In anthropology, the missing link is a hypothetical concept of an extinct creature that lies halfway in the evolutionary line between modern human beings and their ancestors. Applying that general idea to software-defined storage (SDS), we appear to have a missing link between the current reality of SDS and its ultimate vision.

One Vision?

Let’s start with the envisioned goal of SDS. Unfortunately, the interpretation of the end game varies from person to person and company to company. Kate Davis, manager, HPE Storage marketing, believes the goal is to have a consolidated approach to meeting application demands from software-defined storage to dedicated storage systems, including the use of SDS in hyper-converged (HC) products. By federating the underlying primary and secondary storage technologies, users can shift between SDS/HC and traditional arrays without having to re-architect their apps and processes.

But not everyone shares that exact concept. Paul LaPorte, director of products, Metalogix, believes SDS is really about enabling flexibility. Content and storage devices change. Regulations impacting content change, and organizations grow and merge. That’s why a rigid storage architecture eventually breaks down. SDS aims to establish a flexible storage environment that adjusts with the internal and external changes. It also delivers the opportunity for the automated content caretaking that is needed to free administrators to focus on other emerging challenges, he said.

Another way to look at SDS is in terms of the business as a whole. Business value and utilization rate are the vision, according to Tibi Popp, CTO, Archive360. Each unit of data has a different business value and utilization rate. This should be directly correlated to the cost of storing each data unit. Given that storage vendors are providing different storage types at different price levels, it is important to build software-defined storage that understands the value of the data and stores it on the most cost effective medium.

“Another critical feature that customers should look for moving forward is that SDS should be able to create a predictable analysis of the cost of storing data based on the value of the data,” said Popp.

But the implications could be even deeper — and perhaps a little grim from a storage perspective. Mario Blandini, vice president of marketing, SwiftStack, stated that the end game for SDS is that storage goes away as its own distinct segment of the IT infrastructure market.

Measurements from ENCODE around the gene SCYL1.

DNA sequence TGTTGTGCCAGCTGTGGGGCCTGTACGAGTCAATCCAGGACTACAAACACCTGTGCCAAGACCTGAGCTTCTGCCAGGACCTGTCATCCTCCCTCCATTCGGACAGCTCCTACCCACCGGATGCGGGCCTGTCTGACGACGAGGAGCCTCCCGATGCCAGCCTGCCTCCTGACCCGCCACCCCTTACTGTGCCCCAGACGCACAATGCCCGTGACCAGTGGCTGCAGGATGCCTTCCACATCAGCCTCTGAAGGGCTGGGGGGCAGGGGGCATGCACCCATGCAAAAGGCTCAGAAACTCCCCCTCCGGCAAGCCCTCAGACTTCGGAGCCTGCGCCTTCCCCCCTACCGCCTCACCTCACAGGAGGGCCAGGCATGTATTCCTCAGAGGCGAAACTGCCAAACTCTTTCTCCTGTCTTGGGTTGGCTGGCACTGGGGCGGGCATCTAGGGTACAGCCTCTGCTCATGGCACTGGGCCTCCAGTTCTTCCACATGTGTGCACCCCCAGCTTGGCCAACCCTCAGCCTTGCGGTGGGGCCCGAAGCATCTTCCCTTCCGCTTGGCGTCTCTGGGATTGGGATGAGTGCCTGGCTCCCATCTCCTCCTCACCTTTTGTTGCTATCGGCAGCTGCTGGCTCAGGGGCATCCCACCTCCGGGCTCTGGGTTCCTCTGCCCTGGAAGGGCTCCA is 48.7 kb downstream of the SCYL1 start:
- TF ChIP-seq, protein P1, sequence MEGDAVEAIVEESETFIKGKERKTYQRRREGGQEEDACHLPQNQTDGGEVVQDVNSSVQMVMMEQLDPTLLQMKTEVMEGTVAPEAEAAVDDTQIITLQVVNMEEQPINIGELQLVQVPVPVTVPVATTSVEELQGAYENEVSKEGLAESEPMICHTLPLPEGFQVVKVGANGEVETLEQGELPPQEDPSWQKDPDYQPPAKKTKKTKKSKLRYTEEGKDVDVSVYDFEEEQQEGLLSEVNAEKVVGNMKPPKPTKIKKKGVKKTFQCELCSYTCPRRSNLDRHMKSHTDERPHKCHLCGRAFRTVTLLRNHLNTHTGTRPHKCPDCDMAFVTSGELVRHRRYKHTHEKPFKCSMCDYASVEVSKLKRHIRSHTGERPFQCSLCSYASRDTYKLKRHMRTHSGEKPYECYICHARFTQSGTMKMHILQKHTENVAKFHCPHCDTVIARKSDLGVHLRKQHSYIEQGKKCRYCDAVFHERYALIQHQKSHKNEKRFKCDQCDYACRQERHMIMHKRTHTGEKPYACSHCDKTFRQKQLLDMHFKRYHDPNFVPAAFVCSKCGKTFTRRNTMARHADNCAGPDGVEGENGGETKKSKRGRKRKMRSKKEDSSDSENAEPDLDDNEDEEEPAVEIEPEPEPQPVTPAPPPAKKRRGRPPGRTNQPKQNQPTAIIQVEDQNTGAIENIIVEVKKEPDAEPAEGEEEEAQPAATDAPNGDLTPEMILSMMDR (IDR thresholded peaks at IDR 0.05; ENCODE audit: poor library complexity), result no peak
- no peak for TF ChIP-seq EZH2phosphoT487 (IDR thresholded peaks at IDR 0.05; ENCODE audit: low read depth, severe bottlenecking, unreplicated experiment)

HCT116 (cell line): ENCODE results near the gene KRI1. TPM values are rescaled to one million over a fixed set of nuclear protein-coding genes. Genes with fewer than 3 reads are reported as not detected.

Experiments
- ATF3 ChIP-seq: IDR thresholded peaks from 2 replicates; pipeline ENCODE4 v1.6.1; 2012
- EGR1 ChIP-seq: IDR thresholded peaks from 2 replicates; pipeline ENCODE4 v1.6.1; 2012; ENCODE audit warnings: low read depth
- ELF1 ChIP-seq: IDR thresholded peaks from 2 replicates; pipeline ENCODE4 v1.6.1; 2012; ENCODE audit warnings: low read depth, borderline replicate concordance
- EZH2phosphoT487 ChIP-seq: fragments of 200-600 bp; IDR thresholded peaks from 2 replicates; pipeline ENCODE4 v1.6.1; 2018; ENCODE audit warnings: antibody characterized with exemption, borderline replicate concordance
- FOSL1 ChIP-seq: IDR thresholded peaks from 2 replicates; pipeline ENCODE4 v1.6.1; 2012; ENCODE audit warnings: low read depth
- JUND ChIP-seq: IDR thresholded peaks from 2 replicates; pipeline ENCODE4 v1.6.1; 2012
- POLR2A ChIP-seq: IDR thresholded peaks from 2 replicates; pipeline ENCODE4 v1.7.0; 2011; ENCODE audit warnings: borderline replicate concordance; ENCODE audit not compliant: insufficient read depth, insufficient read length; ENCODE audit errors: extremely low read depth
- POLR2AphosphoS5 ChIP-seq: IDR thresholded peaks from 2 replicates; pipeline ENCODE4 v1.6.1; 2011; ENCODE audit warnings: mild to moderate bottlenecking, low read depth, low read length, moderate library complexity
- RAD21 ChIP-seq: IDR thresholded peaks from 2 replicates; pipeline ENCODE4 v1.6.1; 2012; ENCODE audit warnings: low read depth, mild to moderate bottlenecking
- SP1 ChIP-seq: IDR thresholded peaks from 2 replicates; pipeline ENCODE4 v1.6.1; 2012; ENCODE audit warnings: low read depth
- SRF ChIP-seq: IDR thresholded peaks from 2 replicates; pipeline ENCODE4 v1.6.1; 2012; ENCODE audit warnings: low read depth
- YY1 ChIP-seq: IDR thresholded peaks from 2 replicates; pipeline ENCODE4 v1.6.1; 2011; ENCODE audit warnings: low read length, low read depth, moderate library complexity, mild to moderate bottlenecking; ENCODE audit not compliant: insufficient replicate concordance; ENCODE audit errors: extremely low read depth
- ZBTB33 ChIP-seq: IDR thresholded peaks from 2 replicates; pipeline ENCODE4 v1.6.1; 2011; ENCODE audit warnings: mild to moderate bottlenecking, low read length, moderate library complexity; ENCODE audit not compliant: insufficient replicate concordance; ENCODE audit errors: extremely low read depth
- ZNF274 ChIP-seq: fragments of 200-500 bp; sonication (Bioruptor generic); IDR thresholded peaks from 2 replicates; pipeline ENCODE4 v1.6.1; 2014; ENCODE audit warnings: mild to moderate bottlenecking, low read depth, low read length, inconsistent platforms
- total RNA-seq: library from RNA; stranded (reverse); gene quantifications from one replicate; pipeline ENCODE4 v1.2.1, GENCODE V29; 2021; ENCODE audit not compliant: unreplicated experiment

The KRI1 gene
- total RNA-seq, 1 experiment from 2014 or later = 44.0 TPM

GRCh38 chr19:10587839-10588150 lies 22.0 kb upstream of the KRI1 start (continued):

“Storage came about when applications expanded beyond mainframe compute to distributed x86 computing,” said Blandini. “With SDS and hybrid cloud, storage is no longer defined as a big box full or hard drives, it is the management of data existing across private and public data centers, all in a single namespace.”

Meanwhile, trends such as digitization, the Internet of Things (IoT), big data analytics and the cloud are causing an upheaval across many industry verticals. Even traditionally conservative spheres such as power generation have realized they have to eliminate silos and move closer to the consumer mindset of “instant everything.” As a result, IT must become more agile, it must become more efficient, and it must be ready for a broad spectrum of changes coming in the future — from hardware innovations to application design to cloud strategies.

Traditional infrastructure, however, is not well suited to addressing these needs, so organizations are turning to a software-defined data center (SDDC) architecture. Thanks to storage being a traditional pain point and major source of IT spend, SDS is the next step to take now that server virtualization is standard practice. A complete software-defined infrastructure, therefore, includes virtualized compute, storage and networking along with a common management platform that provides a unified operating environment capable of spanning from on-premises data centers to public clouds.

“By shifting to this type of modern software-defined environment, IT departments are increasingly becoming an internal service provider rather than a cost center,” said Lee Caswell, vice president of products, storage and availability, VMware. “Software-defined storage and compute, which we also commonly call a hyper-converged environment, allows IT to take a holistic view of infrastructure and concentrate on business objectives, rather than mere technical imperatives.”

Image Credit:

Similar Posts

Leave a Reply

Your email address will not be published. Required fields are marked *